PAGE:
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flag France France: Reaching the Consumers

In this page: Consumer Profile | Marketing opportunities


Consumer Profile

Consumer Profile
The French population is aging, the average age being 42.23 years in 2022 versus 38.85 in 2002 (INSEE). More than half of the population (55.3%) is aged between 20 and 64 years old, while 23.7% is under 20 years old, 21% is 65 years old or over, and 9.8% is 75 years old or over (INSEE, 2022). French households are increasingly numerous and small, made up of 2.2 persons on average (INSEE, 2018). More than one-third of households are made up of one person, one-third of 2 people and less than one-third of 3 people or more. The French population has 48.4% men and 51.6% women (INSEE, 2022). More than two thirds of the population is concentrated in urban areas, particularly in the Ile de France region (Paris and its suburbs) (INSEE, 2021). The level of education and number of university graduates is high and continues to increase. Qualified office workers represent 14.8% of the workforce, and low-skilled office workers 11.3%. Middle management occupations (intermediate positions between executives and workers) account for 24.6% of the active population, while qualified workers account for 12.7% and lower-level workers 6.3%. Executives account for 21.5% of the active population while the rest of the labour force consists of tradesmen and entrepreneurs (6.4%) and farmers (1.5%) (INSEE, 2021).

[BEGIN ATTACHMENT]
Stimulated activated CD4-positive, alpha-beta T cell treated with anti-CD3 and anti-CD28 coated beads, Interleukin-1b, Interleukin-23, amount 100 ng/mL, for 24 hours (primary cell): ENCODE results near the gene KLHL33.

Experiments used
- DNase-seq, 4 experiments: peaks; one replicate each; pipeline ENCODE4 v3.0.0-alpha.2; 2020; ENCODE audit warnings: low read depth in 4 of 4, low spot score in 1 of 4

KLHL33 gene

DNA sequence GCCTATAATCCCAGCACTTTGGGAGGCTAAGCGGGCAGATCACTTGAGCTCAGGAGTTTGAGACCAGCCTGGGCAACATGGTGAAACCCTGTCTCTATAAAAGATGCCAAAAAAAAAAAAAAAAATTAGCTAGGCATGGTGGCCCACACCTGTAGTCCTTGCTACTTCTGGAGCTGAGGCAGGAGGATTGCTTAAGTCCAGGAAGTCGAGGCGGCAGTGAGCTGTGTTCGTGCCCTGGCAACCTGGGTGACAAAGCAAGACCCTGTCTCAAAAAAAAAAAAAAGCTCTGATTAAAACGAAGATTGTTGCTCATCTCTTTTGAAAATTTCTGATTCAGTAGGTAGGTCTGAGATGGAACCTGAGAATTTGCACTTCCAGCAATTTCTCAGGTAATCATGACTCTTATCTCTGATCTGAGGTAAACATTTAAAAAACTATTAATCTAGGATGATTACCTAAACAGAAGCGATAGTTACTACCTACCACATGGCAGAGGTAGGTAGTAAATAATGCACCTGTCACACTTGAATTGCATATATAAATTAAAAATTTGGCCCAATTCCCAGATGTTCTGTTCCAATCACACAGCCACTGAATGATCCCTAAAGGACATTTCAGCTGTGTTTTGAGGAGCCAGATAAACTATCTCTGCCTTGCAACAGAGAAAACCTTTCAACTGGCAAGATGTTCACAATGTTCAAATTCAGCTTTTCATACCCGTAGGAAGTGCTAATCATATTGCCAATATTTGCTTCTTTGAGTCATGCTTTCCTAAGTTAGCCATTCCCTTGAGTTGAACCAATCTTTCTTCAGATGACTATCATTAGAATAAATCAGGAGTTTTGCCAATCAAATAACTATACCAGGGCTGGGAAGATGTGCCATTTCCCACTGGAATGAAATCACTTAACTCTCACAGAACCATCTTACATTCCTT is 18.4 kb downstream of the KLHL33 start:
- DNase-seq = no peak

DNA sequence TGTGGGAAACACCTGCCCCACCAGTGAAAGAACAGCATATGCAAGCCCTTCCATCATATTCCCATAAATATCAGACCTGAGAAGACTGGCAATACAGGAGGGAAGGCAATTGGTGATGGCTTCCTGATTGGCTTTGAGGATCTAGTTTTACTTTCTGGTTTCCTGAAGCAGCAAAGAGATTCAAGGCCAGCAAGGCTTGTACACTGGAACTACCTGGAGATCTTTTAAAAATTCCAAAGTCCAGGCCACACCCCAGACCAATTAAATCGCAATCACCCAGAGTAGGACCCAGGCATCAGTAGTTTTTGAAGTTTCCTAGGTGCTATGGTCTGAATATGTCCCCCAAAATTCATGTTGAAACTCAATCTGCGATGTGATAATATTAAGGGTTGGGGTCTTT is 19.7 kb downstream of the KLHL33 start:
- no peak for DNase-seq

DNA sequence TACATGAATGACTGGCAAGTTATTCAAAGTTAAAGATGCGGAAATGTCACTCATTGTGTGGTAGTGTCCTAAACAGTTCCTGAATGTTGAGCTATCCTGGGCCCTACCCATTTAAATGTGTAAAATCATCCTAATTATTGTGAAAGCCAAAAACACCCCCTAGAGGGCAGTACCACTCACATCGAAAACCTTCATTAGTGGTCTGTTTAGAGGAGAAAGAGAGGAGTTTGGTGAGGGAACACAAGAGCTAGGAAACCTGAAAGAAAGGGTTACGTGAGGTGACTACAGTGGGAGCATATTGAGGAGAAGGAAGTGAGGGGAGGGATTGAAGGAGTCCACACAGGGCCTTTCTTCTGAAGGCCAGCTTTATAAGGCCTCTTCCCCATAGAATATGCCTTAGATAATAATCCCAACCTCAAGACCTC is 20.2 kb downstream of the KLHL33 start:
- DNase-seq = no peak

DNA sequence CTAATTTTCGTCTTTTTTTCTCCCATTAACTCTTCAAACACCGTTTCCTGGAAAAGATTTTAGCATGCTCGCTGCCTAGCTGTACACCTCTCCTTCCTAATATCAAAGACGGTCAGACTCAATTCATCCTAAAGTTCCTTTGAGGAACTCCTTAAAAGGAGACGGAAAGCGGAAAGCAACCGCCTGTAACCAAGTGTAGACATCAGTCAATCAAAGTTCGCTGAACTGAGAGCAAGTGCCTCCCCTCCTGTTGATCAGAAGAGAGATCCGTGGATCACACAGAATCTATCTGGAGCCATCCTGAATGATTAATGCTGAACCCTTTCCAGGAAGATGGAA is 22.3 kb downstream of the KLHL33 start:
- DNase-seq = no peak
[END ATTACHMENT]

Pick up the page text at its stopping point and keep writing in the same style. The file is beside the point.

Purchasing Power
In France, GDP per capita had been rising since 2009, but it dropped to 46,991.2 USD in 2020 (World Bank). The yearly net average salary of a French person is EUR 29,070 in 2020 (INSEE). After stagnating in 2020, the purchasing power of the French households increased by 1.9% in 2021 (INSEE). Household consumption fell by an unprecedent -7.1% in volume in 2020 due to the pandemic. It rebounded in 2021, but during the first semester of 2022 it decreased by -1.3% (INSEE) due to rising inflation and the war in Ukraine. Income inequalities persist, with a Gini index of 0.29 (1 representing the highest level of inequality ; OECD, 2019). Men’s revenue from salary is on average 22% higher than that of women, according to INSEE. Seniors have the highest median standard of living, while young people have the lowest median standard of living. The self-employed have the highest standard of living, followed by employees and pensioners. Below average are children under 18, and other inactive populations, i.e. students and unemployed.
Consumer Behaviour